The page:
Nippon Paint Marine has added a new system to its Nippon Optimised and Advanced (NOA) range of self-indicating epoxy coatings. The addition will protect chemical and product carrier tanks from corrosion and cargo contamination.
NOA PC 700, a phenolic/novolac-based epoxy, is resistant to a wide range of chemicals, solvents and petroleum products, including those containing xylenes, methyl ethyl ketone, methanol, caustic soda and LSA fuel oil.
“The addition of NOA PC 700 to our established NOA range significantly protects inner cargo tanks from corrosion while preventing cargo contamination. As with all our NOA coatings, application is self-indicating which enables the applicator to visually confirm the correct (wet/dry film thickness has been achieved during the application process. Correct film thickness is crucial to mitigating against corrosion risk to maintain ship structural strength,” said Makoto Nakagawa, general manager sales and marketing, Nippon Paint Marine Coatings, Osaka.
“Achieving correct film thickness, especially on edges and corners, is a challenge but this remarkably simple concept allows shipyard staff, surveyors and coatings inspectors to literally see when the coating has been correctly applied. If the coating appears transparent, then film thickness is incorrect. When it is opaque, correct film thickness has been achieved,” added Mr Nakagawa.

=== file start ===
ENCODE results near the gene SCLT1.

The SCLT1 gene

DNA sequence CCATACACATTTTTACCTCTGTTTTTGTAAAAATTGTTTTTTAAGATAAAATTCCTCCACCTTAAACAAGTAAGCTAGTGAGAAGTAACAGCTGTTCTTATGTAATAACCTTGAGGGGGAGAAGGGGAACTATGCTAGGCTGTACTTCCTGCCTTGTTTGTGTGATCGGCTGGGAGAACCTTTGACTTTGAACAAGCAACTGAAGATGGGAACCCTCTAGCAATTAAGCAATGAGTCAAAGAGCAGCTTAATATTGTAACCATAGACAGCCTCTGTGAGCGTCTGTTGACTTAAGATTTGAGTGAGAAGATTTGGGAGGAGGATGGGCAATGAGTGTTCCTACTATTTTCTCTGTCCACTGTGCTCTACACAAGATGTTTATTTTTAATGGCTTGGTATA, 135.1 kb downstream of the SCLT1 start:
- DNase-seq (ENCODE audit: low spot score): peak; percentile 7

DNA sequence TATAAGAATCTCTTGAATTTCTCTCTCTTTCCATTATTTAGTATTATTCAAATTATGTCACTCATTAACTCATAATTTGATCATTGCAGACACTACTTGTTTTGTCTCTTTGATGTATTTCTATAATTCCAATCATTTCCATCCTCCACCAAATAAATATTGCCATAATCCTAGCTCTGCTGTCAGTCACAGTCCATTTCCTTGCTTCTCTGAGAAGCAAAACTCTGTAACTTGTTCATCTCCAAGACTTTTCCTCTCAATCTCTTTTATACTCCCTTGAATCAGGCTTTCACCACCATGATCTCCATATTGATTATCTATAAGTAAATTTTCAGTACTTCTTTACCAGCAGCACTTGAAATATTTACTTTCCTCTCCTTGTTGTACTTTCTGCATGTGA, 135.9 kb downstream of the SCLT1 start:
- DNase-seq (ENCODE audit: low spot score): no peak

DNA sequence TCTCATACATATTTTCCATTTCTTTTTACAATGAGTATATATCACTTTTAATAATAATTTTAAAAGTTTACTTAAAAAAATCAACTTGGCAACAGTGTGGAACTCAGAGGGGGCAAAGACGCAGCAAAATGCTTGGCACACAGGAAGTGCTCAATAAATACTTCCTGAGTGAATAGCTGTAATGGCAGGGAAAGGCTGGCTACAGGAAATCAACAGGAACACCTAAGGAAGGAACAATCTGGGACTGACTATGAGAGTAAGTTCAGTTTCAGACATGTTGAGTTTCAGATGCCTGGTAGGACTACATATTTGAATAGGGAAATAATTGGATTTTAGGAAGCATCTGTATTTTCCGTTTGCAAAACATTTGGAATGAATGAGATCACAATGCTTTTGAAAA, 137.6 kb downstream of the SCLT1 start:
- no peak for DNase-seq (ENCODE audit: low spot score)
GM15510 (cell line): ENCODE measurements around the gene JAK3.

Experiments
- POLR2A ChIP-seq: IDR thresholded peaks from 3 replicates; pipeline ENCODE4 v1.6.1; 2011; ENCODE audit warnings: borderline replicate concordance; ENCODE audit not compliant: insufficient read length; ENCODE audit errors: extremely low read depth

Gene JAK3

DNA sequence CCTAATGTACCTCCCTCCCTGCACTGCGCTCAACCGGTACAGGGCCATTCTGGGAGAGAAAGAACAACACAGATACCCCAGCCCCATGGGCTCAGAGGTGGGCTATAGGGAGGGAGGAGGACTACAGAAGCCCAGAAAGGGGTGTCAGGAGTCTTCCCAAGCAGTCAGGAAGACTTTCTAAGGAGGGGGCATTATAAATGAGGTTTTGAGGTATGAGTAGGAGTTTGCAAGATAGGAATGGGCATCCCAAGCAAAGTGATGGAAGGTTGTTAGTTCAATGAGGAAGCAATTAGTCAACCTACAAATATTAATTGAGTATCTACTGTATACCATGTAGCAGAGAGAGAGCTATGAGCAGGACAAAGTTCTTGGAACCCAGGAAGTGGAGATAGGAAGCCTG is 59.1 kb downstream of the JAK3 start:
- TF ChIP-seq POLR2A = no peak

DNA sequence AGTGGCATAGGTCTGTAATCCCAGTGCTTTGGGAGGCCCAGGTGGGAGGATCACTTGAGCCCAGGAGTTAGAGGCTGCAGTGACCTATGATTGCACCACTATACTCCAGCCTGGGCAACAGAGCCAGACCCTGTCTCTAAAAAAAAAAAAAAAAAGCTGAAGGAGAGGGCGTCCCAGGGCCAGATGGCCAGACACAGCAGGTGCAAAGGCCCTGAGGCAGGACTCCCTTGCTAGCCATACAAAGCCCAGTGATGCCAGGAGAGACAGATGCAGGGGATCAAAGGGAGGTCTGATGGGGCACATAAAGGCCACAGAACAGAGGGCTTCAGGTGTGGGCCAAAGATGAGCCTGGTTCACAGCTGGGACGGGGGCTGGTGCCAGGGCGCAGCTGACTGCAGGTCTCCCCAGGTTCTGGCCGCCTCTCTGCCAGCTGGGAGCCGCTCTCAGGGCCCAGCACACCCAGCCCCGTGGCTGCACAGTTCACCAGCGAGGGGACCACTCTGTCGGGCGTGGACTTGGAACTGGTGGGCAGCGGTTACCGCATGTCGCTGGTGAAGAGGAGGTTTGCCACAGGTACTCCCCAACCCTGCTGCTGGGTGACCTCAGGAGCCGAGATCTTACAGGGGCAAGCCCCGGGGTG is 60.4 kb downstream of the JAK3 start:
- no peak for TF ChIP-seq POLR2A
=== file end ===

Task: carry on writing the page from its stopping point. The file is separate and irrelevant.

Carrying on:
Hiro Yamashita, technical manager, Nippon Paint Marine (Europe), explained further: “While NOA application improves coating quality and helps to reduce manhours and costs, the coating system is fundamental to maintaining structural integrity. This is becoming more and more apparent with the increase in areas requiring coating and the reduction in the availability of skilled applicators.
“In drydock, for instance, our NOA 10M system – specifically developed for hull maintenance and repair – means just one touch-up coat can be applied in the knowledge that the self-indicating function will ensure that the thickness applied is correct. This means fewer days in dock, which contributes to lower drydock costs for the owner. By improving a ship’s corrosion resistance through more accurate coating application, ships are less prone to rusting early.”